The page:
9)    Who ordered then-UN Ambassador Susan Rice’s original talking points, and who ordered the changes to the talking points, such as to eliminate the notion that this was an al-Qaeda event, before her five Sunday talk-show appearances on the Sunday after the September 11th event?

10) Why do Administration officials continue to deny that they received no contradictory reports regarding a protest in Benghazi when numerous reports have shown that a) there was no protest, and b) that officials learned well before Susan Rice’s Sunday appearances that there was no protest? Why did the intelligence community’s reports outweigh testimony from those on the ground?

The Citizens’ Commission on Benghazi currently consists of the following members (alphabetical):

  • Roger Aronoff  (Editor, Accuracy in Media)
  • Larry Bailey, Capt. (SEAL), USN (Ret.)
  • Col. Dick Brauer Jr., USAF (Ret.)
  • Charles Jones, B/Gen., USAF (Ret.)
  • Clare Lopez, former CIA operations officer
  • Admiral James Lyons (Ret.)
  • General Thomas McInerney (Ret.)
  • Wayne Morris Col USMC (Ret.)
  • Wayne Simmons, former CIA officer
  • General Paul Vallely (Ret.)
  • Former Congressman and Retired Army Colonel Allen West

There are others we are also planning to invite, or are in the process of inviting, to be part of the Commission.

Then there are the people we will be inviting to testify and answer questions before our Commission. We will be inviting anyone with first-hand knowledge of events that took place before, during and after the attacks in Benghazi that night. We will be talking to journalists, military people, and government officials with first-hand knowledge of events, up to and including Hillary Clinton, Susan Rice and Thomas Pickering. We will be inviting the authors of two new books on Benghazi: Benghazi: The Definitive Report, by Brandon Webb and Jack Murphy, and  Under Fire: The Untold Story of the Attack in Benghazi, by Fred Burton and Samuel M. Katz. It is our hope that people who haven’t yet told their stories will now come forward.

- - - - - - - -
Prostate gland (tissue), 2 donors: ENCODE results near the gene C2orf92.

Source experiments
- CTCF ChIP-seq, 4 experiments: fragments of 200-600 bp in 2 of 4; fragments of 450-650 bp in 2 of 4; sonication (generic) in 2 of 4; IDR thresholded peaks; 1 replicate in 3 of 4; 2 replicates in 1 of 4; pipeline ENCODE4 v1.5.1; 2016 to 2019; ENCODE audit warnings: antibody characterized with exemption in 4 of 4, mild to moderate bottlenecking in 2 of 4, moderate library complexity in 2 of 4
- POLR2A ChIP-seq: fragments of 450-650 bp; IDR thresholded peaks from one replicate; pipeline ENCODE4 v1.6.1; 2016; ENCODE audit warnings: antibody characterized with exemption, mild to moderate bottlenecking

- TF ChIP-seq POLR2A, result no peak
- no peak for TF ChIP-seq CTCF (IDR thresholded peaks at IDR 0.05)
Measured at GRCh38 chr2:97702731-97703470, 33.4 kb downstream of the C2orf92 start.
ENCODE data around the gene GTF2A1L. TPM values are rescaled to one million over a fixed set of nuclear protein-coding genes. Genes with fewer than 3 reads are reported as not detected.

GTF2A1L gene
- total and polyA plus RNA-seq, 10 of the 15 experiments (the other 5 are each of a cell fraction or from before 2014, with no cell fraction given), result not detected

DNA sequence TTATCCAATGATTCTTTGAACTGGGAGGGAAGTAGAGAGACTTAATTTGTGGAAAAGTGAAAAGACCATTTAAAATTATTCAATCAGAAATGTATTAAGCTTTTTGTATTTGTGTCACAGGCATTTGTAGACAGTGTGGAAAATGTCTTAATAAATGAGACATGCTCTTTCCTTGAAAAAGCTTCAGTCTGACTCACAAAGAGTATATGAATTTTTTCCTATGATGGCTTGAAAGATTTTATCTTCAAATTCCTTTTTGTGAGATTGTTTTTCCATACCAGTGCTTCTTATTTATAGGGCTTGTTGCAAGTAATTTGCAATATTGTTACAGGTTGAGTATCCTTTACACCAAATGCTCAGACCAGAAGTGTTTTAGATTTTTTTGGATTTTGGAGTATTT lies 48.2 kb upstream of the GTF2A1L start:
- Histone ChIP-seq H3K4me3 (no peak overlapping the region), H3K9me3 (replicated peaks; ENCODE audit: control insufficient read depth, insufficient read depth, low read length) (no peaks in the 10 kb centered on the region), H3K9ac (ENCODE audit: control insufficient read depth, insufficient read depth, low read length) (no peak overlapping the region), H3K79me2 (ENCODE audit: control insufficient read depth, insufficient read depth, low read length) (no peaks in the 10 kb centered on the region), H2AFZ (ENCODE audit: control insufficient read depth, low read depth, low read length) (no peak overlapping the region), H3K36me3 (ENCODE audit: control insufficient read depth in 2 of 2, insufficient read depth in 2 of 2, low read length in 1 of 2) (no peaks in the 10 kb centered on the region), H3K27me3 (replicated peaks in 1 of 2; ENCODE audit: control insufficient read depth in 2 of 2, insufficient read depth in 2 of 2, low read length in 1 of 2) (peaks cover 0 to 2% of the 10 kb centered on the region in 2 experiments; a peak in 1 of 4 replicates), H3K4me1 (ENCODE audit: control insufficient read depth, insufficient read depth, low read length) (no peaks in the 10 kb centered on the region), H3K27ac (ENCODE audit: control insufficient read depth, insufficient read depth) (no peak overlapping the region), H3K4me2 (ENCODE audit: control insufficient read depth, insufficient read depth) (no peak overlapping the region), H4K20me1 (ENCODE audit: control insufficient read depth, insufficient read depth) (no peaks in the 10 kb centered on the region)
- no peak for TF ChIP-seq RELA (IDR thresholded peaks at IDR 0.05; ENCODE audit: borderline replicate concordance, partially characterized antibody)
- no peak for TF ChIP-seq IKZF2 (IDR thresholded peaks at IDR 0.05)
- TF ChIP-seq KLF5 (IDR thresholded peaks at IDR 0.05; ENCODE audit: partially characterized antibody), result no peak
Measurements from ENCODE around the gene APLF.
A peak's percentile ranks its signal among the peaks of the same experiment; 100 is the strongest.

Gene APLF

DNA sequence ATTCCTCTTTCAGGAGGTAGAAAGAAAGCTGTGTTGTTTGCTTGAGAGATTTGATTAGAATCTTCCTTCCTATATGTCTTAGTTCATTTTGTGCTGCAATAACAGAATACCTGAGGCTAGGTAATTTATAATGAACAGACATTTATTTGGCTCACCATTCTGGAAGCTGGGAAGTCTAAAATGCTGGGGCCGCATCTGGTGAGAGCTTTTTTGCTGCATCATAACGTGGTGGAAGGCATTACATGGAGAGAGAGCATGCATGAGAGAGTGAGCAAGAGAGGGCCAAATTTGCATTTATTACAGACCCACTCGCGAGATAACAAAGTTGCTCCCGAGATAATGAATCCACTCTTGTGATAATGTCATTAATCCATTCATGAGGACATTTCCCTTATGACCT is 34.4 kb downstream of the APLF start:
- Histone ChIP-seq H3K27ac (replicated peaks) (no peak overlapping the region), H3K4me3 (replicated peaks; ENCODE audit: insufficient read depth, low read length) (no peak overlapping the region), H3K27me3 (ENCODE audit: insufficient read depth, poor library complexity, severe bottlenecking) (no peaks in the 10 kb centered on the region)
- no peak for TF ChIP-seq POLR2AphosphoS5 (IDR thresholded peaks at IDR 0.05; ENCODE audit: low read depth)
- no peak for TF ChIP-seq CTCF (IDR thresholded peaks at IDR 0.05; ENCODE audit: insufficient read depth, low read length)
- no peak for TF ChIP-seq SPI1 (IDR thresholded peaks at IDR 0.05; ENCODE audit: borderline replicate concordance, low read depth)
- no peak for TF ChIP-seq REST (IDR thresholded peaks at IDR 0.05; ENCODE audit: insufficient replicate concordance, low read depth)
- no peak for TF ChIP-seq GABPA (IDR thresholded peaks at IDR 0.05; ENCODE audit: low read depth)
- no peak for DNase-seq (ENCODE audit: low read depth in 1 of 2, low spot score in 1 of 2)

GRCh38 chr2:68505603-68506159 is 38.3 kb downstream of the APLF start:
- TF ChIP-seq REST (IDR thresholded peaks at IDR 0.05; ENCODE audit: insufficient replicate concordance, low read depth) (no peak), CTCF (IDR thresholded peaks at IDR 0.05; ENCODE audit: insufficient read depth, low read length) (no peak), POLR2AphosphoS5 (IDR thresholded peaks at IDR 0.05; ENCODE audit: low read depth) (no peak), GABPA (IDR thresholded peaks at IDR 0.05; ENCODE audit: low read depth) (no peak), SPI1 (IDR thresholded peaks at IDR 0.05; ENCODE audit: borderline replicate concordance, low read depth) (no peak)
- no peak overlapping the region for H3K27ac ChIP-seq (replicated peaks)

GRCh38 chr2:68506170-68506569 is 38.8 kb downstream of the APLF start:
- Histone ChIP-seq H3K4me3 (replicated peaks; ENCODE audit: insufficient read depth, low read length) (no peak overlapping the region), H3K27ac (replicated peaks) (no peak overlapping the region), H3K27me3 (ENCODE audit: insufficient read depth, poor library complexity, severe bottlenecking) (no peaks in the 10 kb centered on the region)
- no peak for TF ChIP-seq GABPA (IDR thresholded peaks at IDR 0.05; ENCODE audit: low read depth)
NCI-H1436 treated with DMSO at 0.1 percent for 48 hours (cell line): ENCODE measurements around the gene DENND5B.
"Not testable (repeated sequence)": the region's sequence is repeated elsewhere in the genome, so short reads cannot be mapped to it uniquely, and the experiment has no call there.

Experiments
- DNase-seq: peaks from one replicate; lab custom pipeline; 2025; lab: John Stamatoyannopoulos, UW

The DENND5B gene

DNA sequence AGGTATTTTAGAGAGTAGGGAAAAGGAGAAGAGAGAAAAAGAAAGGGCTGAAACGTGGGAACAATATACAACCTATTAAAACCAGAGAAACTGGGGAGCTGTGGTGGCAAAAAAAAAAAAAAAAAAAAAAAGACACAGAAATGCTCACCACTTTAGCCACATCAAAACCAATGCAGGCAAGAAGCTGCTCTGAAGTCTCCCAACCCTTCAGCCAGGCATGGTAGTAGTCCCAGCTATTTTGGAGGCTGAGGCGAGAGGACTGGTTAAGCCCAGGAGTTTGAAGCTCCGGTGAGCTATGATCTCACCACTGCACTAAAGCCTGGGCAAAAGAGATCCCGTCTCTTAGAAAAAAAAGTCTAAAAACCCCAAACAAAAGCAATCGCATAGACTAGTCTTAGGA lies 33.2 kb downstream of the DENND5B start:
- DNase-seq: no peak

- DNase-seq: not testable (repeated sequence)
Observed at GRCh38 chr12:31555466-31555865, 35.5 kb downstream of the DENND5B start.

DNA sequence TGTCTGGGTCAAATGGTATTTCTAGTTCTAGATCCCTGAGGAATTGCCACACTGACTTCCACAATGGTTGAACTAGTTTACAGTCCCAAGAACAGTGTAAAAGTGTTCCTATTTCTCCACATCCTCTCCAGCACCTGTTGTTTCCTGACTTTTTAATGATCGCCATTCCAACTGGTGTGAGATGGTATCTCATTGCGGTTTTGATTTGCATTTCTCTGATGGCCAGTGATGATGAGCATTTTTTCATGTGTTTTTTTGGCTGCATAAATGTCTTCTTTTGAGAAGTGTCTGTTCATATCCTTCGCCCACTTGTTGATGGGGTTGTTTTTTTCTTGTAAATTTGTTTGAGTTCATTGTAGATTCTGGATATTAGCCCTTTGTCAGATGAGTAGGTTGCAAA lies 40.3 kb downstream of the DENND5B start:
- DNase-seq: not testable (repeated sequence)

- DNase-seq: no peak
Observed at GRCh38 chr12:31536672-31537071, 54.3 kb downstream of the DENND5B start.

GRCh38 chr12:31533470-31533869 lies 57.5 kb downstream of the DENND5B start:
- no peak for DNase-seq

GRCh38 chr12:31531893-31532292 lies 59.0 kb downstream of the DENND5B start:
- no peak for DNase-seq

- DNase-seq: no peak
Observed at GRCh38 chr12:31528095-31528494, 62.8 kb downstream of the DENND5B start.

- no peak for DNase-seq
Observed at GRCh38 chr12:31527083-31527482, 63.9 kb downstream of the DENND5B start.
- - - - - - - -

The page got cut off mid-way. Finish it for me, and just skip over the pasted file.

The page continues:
In addition, we will invite some of the whistleblowers who spoke to the House Oversight and Government Reform Committee in May, including three career State Department officials: Gregory N. Hicks, the deputy chief of mission at the U.S. Embassy in Libya at the time of the Benghazi terrorist attacks; Mark I. Thompson, a former Marine and now the deputy coordinator for Operations in the agency’s Counterterrorism Bureau; and Eric Nordstrom, a diplomatic security officer who was the regional security officer in Libya, the top security officer in the country in the months leading up to the attacks.

Now is the time for all good men to come to the aid of their country, to help explain, “What difference does it make” how and why these people died in Libya. Did our elected and appointed leaders do enough to protect our ambassador and other Americans involved, and if not, why not?

As of now, our plans include a conference on September 16th. But it is our firm belief that people sitting at home, watching this on TV or over the Internet (at a new website we are in the process of creating for this project) will feel compelled to step out of the shadows, and bring new insights and information to this investigation that will lead to additional conferences or meetings by the Commission.

We will present our findings and conclusions to the White House, to Congress, to the media, and the whole report and video of the proceedings will be permanently available online.

© 2024 Citizens Commission on National Security

© 2024 Citizens Commission on National Security